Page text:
Exalted 3rd edition is out in PDF form to backers and all over the internets for everyone else. It’s being poured over by fans of the game as well as people that were inspired by 2nd editions mess to make other games because the older systems were so fucked up–yet some things were platinum awesome about it. I’ve got a long post coming about the new version, but today I want to blather about the failure of the game to address one of the terrible problems with Stunting in the old edition and it’s not what you think–mote retrieval for stunting– but something fundamentally worse:
If the dice say it doesn’t happen, it doesn’t happen.
Exalted stunting works like this: You say what you are going to try to do and if excites people at the table and titillates the GM, you will get bonus dice or bonus successes on the subsequent roll. In theory, this seems like it will work well: players describe what they hope their character will do and it leads to descriptive flair at the table. However, in actual play it works like this:
- Players tire of it. Combats are long and Exalted combats are the longest there is (in 2nd edition) in RPG gaming. Creative juices break down after awhile and stunts become impossible to really impress. Out of sympathy, the GM will start awarding 2 dice stunts on everything partially to help the players stay interested and partially to keep the fucking game going in session long combats. Players also complain a lot if their stunts don’t get ‘accepted’ so it’s easier to let them have the fucking dice. I’ve been this GM.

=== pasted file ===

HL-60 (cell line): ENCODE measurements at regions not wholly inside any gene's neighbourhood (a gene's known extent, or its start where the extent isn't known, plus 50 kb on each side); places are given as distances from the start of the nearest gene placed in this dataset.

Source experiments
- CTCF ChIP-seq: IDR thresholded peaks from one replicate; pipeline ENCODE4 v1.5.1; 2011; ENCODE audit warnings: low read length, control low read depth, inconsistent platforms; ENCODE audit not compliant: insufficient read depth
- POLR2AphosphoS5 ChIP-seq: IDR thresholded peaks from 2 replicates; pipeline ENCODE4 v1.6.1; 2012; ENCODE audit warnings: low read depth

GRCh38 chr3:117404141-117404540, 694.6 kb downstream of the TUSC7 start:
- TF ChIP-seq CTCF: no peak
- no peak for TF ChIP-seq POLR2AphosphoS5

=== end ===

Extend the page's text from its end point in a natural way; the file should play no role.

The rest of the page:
- Since the stunt description happens before the roll, the stunt itself can be a botch or a failure and this grand description that everyone now has floating on their minds DOES NOT HAPPEN. This leads faster to point 1 above– players throwing in the towel on stunting and phoning it in for the rest of the combat session.
- Because descriptions of stunts are before the roll of the dice, even when the attack and stunt fails, players may cognitively remember that that stunt actually HAPPENED in the game, even though all facts point that it did not. Players may need to be reminded at the next session about stunts that their characters failed the die roll for that they actually thought succeeded. This is terrible.
Stunting like this seemed cool back when it was done in Feng Shui and copied around to other games. Feng Shui 2 has fixed this problem while still incorporating stunts fully into the combat and chase systems. First, stunts happen AFTER dice are rolled when a big success happens to ask the GM for a special effect– not more damage, not anything completely defined by rules, but something that is decided at the table like punching a guy so hard (the punch HAPPENS because the dice say so first) that his limp body knocks down a row of motorcycles like dominoes and pisses off all the biker onlookers! Second, there is the option to ask for a special effect before dice are rolled, at which time the difficulty of the roll goes up– letting the player know that he is trying something that could more easily fail. This is simple on paper and PLAYABLE. Players aren’t going to get fucking bored off their ass because yet another 30 dice attack failed to even hit the big bad guy since he has seven shadows evasion every round…
Because Exalted is a min/max’ers, system junky style game with very little narrative freedom during fights (stunting always translates into raw mechanics) I guess they had no choice to make stunts like they did, but they were rubbish in play in 2nd Edition and not just because they gave motes back.